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London to Brighton
60 mi / 1-2 days
Moderate
🇬🇧
4
route reviews
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The word “iconic” is over-used but... the London to Brighton bike ride really is. Britain’s best-known one-day route, it has a simple appeal: wake up on a sunny Saturday, get on your bike, and end up at the beach. At 60 miles, it’s perfect for an energetic day’s riding, or a lazy weekend. And you can get the train home afterwards.

There’s no single London–Brighton route. Even the best-known organised ride, the British Heart Foundation’s annual 30,000-rider fiesta, alters its course from year to year. But since the organised ride benefits from road closures, it follows more major roads than you’d otherwise want. Instead, we’ve designed a route which is influenced by the BHF ride, but doesn’t follow it slavishly – and which has some of the best cake you’ll find for miles around.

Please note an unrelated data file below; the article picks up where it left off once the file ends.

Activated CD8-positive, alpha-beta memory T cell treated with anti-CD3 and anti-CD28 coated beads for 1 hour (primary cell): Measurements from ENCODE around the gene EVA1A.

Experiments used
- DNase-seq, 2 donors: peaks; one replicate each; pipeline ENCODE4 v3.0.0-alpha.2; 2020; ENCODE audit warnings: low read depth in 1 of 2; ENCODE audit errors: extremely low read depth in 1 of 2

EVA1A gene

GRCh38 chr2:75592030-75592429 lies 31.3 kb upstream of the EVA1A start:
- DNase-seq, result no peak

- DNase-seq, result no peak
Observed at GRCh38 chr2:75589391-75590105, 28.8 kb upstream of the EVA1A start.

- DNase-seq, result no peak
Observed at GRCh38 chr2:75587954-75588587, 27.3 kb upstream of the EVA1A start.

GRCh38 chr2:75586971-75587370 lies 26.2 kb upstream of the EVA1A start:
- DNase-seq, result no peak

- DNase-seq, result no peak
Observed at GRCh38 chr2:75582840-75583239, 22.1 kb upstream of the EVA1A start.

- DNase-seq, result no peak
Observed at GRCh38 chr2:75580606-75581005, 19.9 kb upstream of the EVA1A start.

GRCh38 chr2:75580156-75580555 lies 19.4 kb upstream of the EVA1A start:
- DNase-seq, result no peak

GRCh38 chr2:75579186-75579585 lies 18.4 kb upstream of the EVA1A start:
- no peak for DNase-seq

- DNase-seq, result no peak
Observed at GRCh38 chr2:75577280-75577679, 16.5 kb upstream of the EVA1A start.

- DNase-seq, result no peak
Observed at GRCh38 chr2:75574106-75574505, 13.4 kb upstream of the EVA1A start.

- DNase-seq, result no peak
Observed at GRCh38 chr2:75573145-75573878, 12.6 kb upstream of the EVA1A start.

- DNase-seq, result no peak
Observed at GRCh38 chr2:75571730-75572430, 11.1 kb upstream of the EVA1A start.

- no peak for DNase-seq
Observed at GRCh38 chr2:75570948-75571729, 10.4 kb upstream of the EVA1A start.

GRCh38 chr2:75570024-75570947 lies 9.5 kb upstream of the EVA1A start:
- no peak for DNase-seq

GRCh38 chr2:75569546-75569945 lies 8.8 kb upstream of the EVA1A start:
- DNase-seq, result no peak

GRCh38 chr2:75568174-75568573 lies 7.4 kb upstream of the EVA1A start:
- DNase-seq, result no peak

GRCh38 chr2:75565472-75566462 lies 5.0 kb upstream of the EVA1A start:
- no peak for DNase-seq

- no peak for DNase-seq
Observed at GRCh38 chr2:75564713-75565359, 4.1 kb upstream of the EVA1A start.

At any time of year, this is simply a great ride. Lovely villages and country pubs, undulating countryside, and the fleshpots and feasting of Brighton to celebrate your achievement. Print the map, get on your bike, and go.

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Basics
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Getting there

Basics

How hard is it?

The rolling hills of Sussex give the route much of its charm. If this is your first countryside cycle tour, there’ll inevitably be a point where you think “How much longer does this hill go on for?” And that’s fine; it’s not a race. Don’t strain yourself, but ride at a pace that you find comfortable.